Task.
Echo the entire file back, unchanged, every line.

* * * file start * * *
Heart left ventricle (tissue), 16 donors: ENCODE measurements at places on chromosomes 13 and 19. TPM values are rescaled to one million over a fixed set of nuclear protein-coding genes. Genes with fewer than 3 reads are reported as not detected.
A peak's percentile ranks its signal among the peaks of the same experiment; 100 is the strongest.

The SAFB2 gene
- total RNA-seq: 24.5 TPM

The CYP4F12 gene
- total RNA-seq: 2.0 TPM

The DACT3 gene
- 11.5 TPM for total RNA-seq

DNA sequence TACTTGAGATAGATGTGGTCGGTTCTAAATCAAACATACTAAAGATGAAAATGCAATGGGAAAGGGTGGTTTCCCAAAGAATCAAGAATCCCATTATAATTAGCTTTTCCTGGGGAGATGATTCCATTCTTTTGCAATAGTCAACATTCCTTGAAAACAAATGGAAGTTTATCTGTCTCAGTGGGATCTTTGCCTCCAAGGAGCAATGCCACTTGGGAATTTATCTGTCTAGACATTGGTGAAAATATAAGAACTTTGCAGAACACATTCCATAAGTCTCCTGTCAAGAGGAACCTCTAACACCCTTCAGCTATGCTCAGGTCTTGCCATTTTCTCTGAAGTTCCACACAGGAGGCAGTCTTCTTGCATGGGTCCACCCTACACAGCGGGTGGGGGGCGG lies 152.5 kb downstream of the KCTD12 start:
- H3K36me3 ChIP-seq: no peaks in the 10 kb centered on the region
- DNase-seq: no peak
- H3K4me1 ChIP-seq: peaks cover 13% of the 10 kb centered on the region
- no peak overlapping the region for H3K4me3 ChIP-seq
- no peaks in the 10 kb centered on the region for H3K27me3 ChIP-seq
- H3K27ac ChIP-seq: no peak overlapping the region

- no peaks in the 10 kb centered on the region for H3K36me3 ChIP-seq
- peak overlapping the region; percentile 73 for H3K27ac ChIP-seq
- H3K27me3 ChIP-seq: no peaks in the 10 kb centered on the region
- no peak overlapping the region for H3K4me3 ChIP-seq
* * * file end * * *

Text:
Heart left ventricle (tissue), 16 donors: ENCODE measurements at places on chromosomes 13 and 19. TPM values are rescaled to one million over a fixed set of nuclear protein-coding genes. Genes with fewer than 3 reads are reported as not detected.
A peak's percentile ranks its signal among the peaks of the same experiment; 100 is the strongest.

The SAFB2 gene
- total RNA-seq: 24.5 TPM

The CYP4F12 gene
- total RNA-seq: 2.0 TPM

The DACT3 gene
- 11.5 TPM for total RNA-seq

DNA sequence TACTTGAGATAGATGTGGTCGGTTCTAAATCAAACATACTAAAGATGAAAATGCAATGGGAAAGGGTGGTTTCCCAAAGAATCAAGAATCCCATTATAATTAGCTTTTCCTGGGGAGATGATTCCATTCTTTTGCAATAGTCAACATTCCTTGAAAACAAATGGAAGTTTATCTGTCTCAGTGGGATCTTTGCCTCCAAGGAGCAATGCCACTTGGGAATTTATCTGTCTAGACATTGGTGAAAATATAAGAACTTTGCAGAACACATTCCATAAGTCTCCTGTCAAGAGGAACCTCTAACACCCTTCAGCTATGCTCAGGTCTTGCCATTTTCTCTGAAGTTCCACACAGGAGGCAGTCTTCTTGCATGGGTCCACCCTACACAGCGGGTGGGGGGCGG lies 152.5 kb downstream of the KCTD12 start:
- H3K36me3 ChIP-seq: no peaks in the 10 kb centered on the region
- DNase-seq: no peak
- H3K4me1 ChIP-seq: peaks cover 13% of the 10 kb centered on the region
- no peak overlapping the region for H3K4me3 ChIP-seq
- no peaks in the 10 kb centered on the region for H3K27me3 ChIP-seq
- H3K27ac ChIP-seq: no peak overlapping the region

- no peaks in the 10 kb centered on the region for H3K36me3 ChIP-seq
- peak overlapping the region; percentile 73 for H3K27ac ChIP-seq
- H3K27me3 ChIP-seq: no peaks in the 10 kb centered on the region
- no peak overlapping the region for H3K4me3 ChIP-seq